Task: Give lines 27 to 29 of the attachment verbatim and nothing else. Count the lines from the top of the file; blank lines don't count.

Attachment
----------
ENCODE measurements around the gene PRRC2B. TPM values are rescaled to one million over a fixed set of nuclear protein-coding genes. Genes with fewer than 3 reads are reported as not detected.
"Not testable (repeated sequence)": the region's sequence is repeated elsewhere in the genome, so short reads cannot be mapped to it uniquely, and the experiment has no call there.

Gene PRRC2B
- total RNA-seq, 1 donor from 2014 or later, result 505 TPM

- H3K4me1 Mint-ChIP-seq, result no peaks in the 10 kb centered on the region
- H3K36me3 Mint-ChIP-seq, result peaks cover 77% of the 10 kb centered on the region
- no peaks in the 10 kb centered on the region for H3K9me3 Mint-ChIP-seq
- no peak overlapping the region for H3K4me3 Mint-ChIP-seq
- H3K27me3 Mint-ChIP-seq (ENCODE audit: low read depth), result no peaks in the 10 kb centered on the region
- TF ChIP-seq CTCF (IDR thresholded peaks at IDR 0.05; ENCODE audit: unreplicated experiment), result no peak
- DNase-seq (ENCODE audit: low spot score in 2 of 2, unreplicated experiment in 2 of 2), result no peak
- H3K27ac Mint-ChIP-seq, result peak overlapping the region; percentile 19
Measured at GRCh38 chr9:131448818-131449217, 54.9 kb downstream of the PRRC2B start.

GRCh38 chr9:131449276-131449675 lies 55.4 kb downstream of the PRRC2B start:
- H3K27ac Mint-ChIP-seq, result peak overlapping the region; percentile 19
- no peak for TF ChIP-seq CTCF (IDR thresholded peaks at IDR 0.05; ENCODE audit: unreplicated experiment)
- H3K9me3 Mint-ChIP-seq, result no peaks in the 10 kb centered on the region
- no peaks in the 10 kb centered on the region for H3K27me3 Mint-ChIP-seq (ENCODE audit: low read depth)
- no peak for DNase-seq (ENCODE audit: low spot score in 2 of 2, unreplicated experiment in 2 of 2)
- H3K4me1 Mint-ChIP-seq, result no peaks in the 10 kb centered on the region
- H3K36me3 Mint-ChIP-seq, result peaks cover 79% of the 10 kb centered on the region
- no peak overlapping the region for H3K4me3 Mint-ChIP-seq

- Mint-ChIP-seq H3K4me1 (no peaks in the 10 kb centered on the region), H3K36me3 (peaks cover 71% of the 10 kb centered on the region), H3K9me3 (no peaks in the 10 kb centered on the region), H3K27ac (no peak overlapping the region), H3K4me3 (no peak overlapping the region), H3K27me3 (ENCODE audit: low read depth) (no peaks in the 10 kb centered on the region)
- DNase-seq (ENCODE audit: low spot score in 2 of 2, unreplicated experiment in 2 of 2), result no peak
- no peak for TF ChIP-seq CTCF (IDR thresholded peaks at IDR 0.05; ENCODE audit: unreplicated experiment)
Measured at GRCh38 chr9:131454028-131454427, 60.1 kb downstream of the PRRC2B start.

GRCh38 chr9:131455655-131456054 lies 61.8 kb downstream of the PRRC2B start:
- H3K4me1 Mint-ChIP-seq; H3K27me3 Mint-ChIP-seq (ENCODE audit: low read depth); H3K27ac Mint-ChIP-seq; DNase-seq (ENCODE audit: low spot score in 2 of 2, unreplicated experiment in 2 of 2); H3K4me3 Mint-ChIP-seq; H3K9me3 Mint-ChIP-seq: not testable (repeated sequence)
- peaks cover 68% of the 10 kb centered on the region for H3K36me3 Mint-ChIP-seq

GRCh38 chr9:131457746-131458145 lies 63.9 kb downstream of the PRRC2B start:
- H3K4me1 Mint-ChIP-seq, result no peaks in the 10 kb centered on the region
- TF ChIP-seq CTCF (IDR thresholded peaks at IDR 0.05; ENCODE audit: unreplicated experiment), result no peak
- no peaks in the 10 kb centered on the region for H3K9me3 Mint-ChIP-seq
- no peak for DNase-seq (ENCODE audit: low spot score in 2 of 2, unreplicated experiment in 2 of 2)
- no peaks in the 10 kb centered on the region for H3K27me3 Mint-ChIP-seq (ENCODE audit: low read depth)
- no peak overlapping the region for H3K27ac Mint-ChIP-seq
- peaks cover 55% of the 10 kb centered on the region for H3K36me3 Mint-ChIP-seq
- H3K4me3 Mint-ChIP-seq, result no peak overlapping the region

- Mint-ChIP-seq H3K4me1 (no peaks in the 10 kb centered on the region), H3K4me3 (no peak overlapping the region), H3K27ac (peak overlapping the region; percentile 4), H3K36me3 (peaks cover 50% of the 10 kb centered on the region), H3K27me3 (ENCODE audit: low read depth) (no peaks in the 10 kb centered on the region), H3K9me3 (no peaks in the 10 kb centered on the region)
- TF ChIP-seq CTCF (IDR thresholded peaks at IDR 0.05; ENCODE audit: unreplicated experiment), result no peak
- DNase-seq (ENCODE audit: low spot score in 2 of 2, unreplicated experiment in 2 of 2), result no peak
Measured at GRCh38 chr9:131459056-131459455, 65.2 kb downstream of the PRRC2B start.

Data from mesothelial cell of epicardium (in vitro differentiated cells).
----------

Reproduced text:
GRCh38 chr9:131455655-131456054 lies 61.8 kb downstream of the PRRC2B start:
- H3K4me1 Mint-ChIP-seq; H3K27me3 Mint-ChIP-seq (ENCODE audit: low read depth); H3K27ac Mint-ChIP-seq; DNase-seq (ENCODE audit: low spot score in 2 of 2, unreplicated experiment in 2 of 2); H3K4me3 Mint-ChIP-seq; H3K9me3 Mint-ChIP-seq: not testable (repeated sequence)
- peaks cover 68% of the 10 kb centered on the region for H3K36me3 Mint-ChIP-seq